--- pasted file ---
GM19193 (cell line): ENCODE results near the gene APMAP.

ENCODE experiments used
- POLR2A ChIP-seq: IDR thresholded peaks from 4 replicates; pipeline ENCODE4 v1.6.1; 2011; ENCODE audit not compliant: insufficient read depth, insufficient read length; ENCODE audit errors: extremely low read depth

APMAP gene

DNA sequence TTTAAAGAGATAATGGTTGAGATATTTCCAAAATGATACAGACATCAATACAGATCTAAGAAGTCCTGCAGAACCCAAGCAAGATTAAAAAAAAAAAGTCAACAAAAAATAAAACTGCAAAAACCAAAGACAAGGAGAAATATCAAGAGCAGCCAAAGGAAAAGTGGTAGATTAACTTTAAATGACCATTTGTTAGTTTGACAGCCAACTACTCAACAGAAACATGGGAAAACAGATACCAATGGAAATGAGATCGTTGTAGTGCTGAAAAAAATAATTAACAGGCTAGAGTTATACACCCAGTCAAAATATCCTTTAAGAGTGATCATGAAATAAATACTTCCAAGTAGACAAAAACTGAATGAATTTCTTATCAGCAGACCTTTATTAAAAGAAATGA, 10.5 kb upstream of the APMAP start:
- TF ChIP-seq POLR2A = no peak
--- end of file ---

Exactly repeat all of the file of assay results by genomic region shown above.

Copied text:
GM19193 (cell line): ENCODE results near the gene APMAP.

ENCODE experiments used
- POLR2A ChIP-seq: IDR thresholded peaks from 4 replicates; pipeline ENCODE4 v1.6.1; 2011; ENCODE audit not compliant: insufficient read depth, insufficient read length; ENCODE audit errors: extremely low read depth

APMAP gene

DNA sequence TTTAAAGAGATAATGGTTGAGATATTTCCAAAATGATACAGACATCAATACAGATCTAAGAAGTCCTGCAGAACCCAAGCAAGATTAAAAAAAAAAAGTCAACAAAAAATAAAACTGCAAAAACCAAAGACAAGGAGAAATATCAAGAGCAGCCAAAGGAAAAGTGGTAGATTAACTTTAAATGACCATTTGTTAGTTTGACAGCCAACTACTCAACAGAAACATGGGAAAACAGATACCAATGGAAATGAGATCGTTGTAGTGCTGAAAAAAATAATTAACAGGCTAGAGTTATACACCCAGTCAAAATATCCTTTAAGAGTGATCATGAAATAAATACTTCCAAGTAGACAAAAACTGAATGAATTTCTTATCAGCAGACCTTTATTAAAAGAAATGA, 10.5 kb upstream of the APMAP start:
- TF ChIP-seq POLR2A = no peak